Tags: US | Debt | Showdown

McConnell Defends Debt-Ceiling Plan

By Hiram Reisner   |   Wednesday, 13 Jul 2011 03:45 PM

Senate Minority Leader Mitch McConnell defended his debt-ceiling plan on Laura Ingraham’s radio show Wednesday, saying he made the decision to allow President Barack Obama to decide to raise it unilaterally because he concluded that a deal with “this liberal president” is not possible.

McConnell also told Ingraham that he doesn’t believe all conservatives are in revolt against the plan, which calls for allowing the president to raise the debt ceiling without Republicans voting for the measure.

“There’s a good deal of conservative support for what I laid out yesterday, including the Wall Street Journal editorial board,” McConnell said. The Journal said in an editorial that McConnell’s decision needs to be placed in proper political context.

“This is the political context in which to understand Mr. McConnell's proposal yesterday to force Mr. Obama to take ownership of any debt-limit increase,” the Journal said. “If the president still insists on a tax increase, then Republicans will walk away from the talks.”

McConnell told Ingraham he would not let Obama make Republicans look bad.

“If we go into default [Obama] will say that Republicans are making the economy worse . . . and all of a sudden we have co-ownership of a bad economy,” he said. “That is very bad positioning going into an election.

“My first choice was to do something important for the country,” McConnell said. “My second obligation is to my party and to my conference, to prevent them from being sucked into a horrible position politically that would allow the president to probably get re-elected.”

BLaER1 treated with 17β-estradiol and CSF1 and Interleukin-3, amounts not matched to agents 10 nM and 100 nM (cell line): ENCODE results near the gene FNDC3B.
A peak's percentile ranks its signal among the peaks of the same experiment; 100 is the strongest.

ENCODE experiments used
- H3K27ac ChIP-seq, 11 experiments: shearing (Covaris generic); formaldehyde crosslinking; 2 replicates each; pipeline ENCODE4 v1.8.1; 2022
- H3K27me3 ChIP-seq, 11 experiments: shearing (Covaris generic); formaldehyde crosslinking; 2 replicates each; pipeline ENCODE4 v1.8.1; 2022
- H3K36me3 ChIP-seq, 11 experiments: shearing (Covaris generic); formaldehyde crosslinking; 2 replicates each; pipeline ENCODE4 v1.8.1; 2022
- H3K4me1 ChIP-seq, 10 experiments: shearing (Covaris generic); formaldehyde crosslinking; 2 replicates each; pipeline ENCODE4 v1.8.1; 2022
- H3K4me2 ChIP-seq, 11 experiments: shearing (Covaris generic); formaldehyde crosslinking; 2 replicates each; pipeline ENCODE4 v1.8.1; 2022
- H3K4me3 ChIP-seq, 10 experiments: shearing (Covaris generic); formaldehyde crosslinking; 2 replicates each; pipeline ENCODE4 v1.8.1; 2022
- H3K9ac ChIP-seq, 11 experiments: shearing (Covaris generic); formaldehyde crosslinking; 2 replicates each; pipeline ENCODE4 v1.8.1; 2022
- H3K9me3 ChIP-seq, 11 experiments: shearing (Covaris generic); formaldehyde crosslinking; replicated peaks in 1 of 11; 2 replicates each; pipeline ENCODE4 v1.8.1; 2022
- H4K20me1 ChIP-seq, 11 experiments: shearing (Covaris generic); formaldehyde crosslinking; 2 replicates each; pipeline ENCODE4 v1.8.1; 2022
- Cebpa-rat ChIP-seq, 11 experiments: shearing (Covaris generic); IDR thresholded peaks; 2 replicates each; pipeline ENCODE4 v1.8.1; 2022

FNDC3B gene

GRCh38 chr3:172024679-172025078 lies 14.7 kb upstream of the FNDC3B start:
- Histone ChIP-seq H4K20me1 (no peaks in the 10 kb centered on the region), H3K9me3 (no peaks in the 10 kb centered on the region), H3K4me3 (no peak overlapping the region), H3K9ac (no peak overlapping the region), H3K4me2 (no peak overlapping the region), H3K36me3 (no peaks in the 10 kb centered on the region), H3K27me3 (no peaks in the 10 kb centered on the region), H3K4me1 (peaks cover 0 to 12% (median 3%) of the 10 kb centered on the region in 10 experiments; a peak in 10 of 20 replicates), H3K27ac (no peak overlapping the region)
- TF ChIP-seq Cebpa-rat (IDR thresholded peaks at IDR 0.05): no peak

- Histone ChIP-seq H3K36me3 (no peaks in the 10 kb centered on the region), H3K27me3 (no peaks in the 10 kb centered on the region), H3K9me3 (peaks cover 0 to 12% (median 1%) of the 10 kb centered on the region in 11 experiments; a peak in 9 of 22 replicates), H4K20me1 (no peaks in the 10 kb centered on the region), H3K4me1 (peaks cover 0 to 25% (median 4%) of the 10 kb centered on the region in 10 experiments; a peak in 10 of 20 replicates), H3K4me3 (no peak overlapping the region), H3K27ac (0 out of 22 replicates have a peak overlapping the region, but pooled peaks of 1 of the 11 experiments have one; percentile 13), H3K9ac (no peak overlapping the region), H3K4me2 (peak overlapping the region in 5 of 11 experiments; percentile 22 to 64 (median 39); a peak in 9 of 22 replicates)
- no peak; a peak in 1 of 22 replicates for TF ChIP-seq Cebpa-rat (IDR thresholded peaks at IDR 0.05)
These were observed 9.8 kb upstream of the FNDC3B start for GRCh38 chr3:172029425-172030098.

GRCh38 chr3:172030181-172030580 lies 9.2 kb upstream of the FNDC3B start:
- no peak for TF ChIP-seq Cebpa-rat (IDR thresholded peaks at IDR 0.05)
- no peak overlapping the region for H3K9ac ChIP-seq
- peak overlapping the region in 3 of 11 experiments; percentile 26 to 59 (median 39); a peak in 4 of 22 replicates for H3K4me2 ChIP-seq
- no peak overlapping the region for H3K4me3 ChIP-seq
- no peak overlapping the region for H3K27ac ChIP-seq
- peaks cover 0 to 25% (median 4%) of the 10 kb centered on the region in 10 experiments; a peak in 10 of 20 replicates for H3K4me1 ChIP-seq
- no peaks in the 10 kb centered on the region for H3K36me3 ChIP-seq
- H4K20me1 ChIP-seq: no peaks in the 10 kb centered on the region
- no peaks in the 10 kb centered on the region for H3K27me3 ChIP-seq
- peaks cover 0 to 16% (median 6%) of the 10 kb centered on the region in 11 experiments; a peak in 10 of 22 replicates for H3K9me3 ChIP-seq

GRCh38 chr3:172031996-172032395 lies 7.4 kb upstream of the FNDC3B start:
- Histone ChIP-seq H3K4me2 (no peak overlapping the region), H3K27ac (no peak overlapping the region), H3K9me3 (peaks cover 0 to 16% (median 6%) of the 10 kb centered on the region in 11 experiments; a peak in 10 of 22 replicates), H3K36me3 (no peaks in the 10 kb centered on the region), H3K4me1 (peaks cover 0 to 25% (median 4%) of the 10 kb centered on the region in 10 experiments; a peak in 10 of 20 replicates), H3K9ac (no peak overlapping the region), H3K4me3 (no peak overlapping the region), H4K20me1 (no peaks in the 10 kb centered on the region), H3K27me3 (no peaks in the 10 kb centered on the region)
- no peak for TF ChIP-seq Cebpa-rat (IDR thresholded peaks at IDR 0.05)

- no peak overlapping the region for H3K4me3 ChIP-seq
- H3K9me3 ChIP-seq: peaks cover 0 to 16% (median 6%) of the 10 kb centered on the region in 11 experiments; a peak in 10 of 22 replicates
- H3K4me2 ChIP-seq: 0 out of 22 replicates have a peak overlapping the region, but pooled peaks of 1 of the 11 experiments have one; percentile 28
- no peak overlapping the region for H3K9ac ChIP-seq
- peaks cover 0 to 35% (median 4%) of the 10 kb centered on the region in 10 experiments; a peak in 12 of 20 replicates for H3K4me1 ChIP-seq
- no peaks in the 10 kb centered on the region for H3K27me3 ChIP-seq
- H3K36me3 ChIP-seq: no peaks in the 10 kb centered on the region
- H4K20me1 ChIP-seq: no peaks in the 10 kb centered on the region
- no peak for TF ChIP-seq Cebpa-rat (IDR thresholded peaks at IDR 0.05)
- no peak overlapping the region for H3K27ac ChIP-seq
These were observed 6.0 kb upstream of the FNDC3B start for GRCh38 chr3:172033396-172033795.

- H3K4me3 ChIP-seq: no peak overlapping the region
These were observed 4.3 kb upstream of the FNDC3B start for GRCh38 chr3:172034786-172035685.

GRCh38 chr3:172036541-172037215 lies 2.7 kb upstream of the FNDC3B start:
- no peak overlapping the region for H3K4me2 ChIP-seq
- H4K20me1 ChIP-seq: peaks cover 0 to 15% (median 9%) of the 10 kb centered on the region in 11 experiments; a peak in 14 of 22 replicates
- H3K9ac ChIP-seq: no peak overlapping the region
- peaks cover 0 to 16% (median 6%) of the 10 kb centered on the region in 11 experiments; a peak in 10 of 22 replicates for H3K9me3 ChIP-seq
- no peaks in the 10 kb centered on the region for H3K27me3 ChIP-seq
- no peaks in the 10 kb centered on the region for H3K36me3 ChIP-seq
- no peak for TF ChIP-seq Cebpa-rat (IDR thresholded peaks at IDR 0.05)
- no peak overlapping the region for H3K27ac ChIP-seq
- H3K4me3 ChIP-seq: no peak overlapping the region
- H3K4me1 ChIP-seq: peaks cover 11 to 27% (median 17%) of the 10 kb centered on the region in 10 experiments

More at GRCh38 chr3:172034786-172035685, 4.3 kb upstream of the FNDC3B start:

Ingraham asked McConnell whether ceding authority to the president to make a unilateral decision on the economy does not set a bad precedent.

“He owns the economy,” McConnell said. “He’s been in office almost three years now and we refuse to let him entice us into co-ownership of a bad economy.”

McConnell also said there will be no vote to raise the debt ceiling and he was not passing the buck of leadership to the president.

“We’ve been trying to get this liberal president to sign a deal worth signing,” he said. “You know it makes a difference when you only control a third of the government. If we could run the whole government out of the House of Representatives we would be able to get a result that we’d like.”

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